I then went back to The Owl House for more writing. I meandered the garden again and again, writing and rewriting, observing and listening. The weather was turning cold, so I didn’t last too long. I enjoyed a few fun conversations with café and restaurant owners as I enjoyed my last day in Nieu Bethesda. That night when I went outside, the Karoo sky gave me what I was looking for—thousands of glorious stars. Beautiful. The Southern Cross in all its glory.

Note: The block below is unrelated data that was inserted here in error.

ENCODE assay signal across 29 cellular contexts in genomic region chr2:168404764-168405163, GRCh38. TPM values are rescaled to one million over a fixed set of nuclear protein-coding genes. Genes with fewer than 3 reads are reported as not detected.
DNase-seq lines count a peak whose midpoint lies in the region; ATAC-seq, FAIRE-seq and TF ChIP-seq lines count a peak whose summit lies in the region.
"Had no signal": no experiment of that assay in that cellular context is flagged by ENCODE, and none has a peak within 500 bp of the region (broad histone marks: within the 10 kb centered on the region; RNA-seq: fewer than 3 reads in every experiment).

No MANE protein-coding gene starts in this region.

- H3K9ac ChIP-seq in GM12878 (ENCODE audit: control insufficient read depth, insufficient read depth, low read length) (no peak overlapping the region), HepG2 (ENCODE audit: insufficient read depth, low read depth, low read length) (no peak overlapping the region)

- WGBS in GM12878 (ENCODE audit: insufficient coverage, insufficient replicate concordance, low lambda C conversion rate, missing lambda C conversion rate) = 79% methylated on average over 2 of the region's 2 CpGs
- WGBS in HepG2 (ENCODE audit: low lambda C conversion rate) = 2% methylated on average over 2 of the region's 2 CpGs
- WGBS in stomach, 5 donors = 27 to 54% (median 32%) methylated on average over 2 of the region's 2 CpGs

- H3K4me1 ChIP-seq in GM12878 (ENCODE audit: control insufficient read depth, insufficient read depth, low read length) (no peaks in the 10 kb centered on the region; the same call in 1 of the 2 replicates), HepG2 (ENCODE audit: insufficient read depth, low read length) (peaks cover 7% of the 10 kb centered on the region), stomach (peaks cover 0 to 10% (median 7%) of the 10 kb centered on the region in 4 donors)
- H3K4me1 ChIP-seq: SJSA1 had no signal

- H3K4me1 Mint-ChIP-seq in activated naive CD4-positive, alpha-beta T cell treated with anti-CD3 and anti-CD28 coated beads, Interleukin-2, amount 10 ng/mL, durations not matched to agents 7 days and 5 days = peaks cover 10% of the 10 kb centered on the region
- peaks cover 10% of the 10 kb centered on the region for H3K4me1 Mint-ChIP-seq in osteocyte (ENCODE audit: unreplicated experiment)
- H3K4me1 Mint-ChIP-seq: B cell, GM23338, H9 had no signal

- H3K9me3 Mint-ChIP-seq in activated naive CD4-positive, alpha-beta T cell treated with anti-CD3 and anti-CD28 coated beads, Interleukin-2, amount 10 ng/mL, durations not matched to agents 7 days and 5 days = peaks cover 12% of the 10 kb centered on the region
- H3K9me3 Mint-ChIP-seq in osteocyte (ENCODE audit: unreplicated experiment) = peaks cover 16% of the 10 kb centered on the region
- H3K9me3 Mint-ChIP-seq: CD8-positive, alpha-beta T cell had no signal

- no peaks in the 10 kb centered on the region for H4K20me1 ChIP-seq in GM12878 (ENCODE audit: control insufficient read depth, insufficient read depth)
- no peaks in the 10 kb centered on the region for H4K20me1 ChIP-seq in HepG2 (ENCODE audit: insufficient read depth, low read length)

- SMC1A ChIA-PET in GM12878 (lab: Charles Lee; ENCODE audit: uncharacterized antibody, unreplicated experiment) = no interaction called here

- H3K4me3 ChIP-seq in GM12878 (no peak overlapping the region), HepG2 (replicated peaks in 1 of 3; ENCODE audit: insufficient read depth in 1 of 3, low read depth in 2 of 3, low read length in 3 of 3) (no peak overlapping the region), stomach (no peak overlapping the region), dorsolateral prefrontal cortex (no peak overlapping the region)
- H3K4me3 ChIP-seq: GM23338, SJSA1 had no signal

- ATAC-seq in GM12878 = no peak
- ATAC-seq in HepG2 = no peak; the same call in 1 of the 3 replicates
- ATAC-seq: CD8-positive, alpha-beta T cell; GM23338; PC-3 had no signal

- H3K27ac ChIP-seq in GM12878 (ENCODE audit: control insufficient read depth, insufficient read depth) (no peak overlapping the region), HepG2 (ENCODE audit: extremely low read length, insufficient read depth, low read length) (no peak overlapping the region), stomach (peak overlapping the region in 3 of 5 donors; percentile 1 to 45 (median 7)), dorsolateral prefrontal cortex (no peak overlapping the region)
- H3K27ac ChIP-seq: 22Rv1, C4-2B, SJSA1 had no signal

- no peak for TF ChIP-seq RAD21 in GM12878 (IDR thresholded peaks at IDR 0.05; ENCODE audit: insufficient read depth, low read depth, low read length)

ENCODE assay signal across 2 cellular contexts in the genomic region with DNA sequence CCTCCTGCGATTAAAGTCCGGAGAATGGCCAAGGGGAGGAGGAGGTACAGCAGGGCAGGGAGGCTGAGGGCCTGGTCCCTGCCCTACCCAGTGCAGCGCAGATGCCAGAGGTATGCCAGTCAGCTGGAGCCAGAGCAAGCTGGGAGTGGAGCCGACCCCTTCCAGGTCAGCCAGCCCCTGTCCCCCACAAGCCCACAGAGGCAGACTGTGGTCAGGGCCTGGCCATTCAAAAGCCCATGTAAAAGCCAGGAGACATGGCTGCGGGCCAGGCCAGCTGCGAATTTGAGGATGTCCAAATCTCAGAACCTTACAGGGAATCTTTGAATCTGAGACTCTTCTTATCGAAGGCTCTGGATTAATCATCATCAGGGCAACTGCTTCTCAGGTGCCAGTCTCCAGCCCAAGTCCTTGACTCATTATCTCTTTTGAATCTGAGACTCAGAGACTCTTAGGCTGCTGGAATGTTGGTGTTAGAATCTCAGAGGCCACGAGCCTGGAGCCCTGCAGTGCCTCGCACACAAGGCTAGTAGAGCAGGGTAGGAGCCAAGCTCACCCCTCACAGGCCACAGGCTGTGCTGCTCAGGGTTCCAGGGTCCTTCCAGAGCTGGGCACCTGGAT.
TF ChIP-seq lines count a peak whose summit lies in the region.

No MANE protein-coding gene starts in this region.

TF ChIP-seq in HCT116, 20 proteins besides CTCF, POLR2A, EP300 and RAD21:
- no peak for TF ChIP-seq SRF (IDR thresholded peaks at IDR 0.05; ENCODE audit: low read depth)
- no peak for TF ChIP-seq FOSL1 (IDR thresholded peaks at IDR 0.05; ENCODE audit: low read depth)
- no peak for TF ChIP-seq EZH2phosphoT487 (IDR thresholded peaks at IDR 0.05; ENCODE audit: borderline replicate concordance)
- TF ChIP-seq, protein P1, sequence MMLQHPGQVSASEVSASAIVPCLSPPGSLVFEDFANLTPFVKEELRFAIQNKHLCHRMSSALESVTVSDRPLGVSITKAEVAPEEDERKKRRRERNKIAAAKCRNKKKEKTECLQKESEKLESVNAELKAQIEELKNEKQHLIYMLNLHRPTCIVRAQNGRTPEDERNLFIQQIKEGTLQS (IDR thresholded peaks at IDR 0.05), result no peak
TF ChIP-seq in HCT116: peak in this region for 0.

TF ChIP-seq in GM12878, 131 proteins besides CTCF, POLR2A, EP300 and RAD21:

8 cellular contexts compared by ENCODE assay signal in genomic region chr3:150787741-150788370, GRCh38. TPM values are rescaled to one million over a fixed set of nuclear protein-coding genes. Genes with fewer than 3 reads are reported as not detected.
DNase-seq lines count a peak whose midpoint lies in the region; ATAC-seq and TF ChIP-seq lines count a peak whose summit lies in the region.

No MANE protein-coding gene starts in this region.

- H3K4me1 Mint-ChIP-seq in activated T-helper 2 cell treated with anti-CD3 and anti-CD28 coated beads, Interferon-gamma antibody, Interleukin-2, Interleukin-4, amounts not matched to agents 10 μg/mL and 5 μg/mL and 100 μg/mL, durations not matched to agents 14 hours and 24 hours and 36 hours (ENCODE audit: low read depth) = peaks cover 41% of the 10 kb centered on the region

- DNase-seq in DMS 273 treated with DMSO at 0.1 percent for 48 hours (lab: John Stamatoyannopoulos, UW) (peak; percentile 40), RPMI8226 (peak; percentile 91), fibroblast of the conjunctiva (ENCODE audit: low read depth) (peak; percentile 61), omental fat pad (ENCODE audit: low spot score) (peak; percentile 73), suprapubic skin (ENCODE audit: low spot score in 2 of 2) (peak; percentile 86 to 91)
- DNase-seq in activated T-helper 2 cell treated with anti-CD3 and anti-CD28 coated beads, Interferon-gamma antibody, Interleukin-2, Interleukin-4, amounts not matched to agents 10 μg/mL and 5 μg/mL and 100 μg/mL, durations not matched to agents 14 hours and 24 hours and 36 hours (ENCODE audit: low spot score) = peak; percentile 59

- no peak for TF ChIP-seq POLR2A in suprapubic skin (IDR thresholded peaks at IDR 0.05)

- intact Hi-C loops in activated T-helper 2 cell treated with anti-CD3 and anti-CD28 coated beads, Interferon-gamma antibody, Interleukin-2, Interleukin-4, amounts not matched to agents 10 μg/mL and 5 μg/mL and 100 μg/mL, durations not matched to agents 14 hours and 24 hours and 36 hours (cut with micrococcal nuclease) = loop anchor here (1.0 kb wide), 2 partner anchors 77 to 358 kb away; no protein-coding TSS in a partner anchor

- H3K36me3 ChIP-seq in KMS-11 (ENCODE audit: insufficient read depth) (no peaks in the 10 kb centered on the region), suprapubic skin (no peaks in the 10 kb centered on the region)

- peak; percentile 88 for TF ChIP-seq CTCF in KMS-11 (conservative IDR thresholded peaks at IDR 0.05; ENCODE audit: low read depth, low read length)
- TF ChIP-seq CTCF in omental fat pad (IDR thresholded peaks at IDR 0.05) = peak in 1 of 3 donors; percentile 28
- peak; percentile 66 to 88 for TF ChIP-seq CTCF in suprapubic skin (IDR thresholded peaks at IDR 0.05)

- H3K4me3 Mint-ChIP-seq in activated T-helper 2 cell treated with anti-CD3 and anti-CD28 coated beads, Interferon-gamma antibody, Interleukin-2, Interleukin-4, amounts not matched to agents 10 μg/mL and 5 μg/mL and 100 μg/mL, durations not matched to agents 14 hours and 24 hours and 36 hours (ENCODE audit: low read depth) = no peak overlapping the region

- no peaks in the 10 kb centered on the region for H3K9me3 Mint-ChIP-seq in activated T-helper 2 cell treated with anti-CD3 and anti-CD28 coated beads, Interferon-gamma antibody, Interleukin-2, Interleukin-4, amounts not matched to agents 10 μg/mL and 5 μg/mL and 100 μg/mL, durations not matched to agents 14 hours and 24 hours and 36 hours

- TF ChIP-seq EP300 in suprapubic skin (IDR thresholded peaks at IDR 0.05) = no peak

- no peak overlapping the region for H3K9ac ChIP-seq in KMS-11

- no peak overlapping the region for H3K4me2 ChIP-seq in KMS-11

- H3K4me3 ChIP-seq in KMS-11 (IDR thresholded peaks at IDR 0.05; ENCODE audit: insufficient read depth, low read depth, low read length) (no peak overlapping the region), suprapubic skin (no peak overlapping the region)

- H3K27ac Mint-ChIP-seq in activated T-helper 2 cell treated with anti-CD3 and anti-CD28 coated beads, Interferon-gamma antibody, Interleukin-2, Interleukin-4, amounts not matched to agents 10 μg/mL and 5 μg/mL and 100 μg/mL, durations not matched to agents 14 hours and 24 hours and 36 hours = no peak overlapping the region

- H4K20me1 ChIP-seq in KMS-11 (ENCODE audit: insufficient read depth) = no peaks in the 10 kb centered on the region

On Saturday morning I woke up to rain and chill, a perfect day to leave town. I went to Graaff-Reinet, where I would meet Cathy and Brian Hopkins, a couple I met on a Rotary talk-tour in 1998. I think all of Nieu Bethesda knew I needed a ride to Graaff-Reinet, and when one ride fell through, the other person was still going. I rode in the back of a pick-up (a covered one of course) with a traveling preacher going to a funeral. As we traveled on the dirt road, we rose in elevation slightly—just enough for the ground and the cows to be covered with a heavy frost. The preacher said a prayer for a safe journey, and he prayed that this young woman (me) would be kept from the devil. The journey went well, but the devil…well, you can be the judge of that J.